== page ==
The ratio of enterostatin to matrix forming agent can be any ratio that yields a non-hygroscopic composition. In certain embodiments, the ratio is within the range of 10:1 to 1:10, 5:1 to 1:5, 4:1 to 1:4, or 2:1 to 1:1 matrix forming agent to enterostatin, or the range is about 1:1. In particular embodiments the ratio is about 10:1, 5:1, 4:1, 3:1, 2.5:1, 2:1, 1:1, 1:2.5, 1:3, 1:4, 1:5, or 1:10 matrix forming agent to enterostatin.

The matrix forming agent can be present in any amount in the composition that is sufficient to yield a non-hygroscopic composition. In certain embodiments, the matrix forming agent is present in an amount of from about 1% to about 90% of the weight of the final composition, of from about 10% to about 90% of the weight of the final composition, of from about 20% to about 90% of the weight of the final composition, of from about 25% to about 90% of the weight of the final composition or of from about 50% to about 90% of the weight of the final composition. In particular embodiments, the matrix forming agent is present in an amount of about 10%, 15%, 20%, 25%, 30%, 33%, 40%, 50%, 60%, 67%, 70%, 75%, 80%, 85% or 90% of the final composition. In preferred embodiments, the matrix forming agent or agents are present in an amount sufficient to form a solid dispersion under conditions apparent to those of skill in the art.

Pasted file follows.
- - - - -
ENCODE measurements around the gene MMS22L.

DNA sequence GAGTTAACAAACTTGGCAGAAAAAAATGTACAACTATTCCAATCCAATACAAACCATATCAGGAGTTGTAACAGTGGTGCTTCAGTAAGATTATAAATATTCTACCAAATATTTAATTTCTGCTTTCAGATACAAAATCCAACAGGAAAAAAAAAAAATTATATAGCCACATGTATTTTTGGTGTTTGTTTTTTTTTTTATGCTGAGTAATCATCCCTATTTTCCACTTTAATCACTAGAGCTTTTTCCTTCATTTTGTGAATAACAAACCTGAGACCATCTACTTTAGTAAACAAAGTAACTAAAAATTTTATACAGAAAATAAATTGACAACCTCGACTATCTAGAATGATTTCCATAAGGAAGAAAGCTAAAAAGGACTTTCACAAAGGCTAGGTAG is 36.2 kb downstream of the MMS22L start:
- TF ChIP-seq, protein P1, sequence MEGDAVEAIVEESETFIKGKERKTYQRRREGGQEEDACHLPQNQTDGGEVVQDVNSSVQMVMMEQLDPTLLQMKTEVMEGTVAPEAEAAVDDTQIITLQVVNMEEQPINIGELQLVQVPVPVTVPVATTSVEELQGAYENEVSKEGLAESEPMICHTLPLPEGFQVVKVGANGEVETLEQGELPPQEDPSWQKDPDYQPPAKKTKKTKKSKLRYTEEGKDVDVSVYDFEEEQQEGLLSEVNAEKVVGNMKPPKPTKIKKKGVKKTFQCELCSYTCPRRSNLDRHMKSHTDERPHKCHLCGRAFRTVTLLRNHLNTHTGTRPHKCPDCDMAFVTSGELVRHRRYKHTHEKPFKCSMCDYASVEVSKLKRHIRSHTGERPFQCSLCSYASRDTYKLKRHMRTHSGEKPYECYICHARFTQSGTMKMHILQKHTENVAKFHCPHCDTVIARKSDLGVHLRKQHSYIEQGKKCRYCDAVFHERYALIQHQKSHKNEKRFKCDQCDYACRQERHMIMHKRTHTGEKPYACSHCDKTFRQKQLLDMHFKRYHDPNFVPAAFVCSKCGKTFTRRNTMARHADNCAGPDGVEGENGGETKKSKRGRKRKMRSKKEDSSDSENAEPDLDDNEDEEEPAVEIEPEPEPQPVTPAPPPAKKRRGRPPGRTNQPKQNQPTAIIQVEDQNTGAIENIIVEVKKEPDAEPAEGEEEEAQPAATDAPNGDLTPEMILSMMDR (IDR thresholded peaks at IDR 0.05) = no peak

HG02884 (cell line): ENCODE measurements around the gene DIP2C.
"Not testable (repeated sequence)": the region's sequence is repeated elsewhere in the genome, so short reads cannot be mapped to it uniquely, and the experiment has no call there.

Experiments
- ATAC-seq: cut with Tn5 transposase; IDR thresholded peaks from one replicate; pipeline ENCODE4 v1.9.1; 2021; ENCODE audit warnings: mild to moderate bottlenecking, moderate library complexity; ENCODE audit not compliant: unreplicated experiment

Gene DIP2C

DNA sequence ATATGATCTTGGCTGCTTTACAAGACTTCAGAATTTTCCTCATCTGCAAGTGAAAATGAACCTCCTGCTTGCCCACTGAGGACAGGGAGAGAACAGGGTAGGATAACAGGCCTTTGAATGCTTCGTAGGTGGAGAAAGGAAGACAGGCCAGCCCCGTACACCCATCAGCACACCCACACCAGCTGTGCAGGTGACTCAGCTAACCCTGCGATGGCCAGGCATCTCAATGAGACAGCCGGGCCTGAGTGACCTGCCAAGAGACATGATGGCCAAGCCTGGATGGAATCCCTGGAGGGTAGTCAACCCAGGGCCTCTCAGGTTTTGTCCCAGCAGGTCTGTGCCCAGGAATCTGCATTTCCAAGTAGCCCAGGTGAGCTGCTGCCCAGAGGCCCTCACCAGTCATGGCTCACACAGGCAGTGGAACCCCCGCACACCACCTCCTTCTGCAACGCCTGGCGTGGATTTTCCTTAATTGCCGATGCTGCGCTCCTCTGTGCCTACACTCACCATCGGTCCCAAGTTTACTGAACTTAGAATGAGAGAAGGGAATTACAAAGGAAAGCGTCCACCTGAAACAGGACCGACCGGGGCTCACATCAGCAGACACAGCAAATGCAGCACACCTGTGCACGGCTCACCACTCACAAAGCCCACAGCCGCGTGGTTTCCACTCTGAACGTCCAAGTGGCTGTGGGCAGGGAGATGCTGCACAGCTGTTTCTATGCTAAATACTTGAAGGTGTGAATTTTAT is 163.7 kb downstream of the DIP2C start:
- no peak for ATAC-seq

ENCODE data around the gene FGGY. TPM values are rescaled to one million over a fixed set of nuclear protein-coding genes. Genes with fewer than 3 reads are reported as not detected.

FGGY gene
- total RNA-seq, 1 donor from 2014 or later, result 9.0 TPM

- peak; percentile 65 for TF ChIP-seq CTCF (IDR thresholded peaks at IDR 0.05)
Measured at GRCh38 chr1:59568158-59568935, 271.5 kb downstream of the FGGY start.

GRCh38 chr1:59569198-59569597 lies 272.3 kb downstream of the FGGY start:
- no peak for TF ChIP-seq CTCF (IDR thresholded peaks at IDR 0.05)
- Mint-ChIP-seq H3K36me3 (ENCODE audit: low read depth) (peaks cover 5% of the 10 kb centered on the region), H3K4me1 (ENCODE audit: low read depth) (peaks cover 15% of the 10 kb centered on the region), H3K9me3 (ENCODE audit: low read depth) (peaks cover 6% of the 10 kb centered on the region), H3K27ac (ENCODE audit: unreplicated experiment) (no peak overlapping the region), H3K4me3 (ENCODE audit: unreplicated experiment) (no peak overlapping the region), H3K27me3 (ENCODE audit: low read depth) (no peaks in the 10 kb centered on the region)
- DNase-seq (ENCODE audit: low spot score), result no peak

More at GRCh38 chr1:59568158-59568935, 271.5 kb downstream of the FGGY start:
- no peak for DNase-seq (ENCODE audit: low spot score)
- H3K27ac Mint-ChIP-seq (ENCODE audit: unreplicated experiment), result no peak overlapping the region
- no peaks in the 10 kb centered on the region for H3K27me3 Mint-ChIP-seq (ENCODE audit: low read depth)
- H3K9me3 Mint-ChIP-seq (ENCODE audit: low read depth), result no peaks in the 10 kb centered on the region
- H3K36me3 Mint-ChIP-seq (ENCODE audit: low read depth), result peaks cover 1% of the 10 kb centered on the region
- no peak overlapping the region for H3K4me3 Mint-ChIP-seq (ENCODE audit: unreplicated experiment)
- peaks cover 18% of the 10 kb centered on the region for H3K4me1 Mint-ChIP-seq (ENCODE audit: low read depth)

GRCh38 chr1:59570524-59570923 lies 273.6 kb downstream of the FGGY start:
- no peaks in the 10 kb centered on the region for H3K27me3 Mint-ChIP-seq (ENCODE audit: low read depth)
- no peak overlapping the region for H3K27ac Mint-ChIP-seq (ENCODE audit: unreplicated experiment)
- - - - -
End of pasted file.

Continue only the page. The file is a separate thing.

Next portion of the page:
Compositions of the present invention may also optionally include other therapeutic ingredients, anti-caking agents, preservatives, sweetening agents, colorants, flavors, desiccants, plasticizers, dyes, and the like. Such optional ingredients are described in the sections below.